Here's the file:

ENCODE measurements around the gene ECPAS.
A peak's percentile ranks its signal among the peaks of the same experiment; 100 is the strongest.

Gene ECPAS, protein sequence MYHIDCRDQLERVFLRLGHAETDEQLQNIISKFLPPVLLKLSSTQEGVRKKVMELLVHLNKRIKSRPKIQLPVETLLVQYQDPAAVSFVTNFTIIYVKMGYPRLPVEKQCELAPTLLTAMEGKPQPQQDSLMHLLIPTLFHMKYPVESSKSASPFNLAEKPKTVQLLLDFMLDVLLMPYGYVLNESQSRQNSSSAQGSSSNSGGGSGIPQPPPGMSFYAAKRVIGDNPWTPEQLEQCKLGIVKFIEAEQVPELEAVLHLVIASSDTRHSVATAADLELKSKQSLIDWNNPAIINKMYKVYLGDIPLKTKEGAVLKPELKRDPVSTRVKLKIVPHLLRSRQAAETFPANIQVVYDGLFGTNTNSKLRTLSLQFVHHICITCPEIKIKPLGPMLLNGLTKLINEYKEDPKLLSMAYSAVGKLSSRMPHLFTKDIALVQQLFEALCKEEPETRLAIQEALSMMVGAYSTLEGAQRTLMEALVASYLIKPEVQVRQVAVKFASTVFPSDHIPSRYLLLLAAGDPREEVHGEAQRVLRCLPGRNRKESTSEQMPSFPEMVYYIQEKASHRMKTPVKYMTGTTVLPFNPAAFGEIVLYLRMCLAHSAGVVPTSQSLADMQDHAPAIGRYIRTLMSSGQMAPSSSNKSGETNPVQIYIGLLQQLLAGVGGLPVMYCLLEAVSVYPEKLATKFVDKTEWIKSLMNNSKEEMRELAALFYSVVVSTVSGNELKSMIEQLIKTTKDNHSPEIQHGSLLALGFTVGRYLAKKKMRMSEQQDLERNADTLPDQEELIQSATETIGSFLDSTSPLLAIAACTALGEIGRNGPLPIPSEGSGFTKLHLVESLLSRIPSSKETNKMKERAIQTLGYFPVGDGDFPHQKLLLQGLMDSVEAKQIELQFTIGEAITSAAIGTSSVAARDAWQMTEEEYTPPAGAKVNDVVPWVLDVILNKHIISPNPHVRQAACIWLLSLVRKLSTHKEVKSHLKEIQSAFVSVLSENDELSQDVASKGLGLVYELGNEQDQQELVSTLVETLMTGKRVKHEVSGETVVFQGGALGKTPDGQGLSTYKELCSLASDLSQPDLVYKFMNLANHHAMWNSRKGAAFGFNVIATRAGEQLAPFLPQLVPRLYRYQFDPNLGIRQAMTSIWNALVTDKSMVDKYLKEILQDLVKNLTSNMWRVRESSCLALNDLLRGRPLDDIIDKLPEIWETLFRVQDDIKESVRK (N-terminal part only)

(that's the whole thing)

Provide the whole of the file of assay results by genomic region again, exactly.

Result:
ENCODE measurements around the gene ECPAS.
A peak's percentile ranks its signal among the peaks of the same experiment; 100 is the strongest.

Gene ECPAS, protein sequence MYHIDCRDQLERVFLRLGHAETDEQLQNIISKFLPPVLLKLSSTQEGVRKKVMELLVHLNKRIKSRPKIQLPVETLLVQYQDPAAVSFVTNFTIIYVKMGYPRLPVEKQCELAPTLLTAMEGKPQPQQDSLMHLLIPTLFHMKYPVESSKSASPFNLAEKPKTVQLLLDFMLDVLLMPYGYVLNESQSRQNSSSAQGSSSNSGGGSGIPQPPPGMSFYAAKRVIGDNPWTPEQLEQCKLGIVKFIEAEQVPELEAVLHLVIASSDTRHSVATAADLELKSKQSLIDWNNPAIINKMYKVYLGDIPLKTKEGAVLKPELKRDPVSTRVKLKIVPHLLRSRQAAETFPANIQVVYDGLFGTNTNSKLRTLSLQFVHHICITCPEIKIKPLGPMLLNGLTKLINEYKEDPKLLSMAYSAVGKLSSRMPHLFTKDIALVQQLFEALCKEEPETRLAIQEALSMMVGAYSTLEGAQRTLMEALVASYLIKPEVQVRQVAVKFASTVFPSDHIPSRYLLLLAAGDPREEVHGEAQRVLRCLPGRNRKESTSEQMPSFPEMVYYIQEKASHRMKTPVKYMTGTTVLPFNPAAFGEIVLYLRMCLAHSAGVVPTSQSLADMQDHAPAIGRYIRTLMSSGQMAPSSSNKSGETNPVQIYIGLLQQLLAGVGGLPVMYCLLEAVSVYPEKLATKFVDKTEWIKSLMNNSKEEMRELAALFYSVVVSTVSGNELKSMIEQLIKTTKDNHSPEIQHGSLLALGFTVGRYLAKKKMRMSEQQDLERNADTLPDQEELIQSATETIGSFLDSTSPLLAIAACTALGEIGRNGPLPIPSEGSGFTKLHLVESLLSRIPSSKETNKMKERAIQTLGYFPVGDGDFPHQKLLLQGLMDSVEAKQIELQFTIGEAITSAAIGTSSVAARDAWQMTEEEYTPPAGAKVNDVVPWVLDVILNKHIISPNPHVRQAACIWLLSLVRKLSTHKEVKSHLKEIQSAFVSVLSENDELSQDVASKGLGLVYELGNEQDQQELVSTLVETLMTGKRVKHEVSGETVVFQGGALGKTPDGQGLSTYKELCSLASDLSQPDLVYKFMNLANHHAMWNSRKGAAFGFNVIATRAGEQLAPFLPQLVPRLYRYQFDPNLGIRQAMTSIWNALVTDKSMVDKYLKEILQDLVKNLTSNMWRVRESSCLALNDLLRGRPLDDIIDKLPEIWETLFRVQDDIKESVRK (N-terminal part only)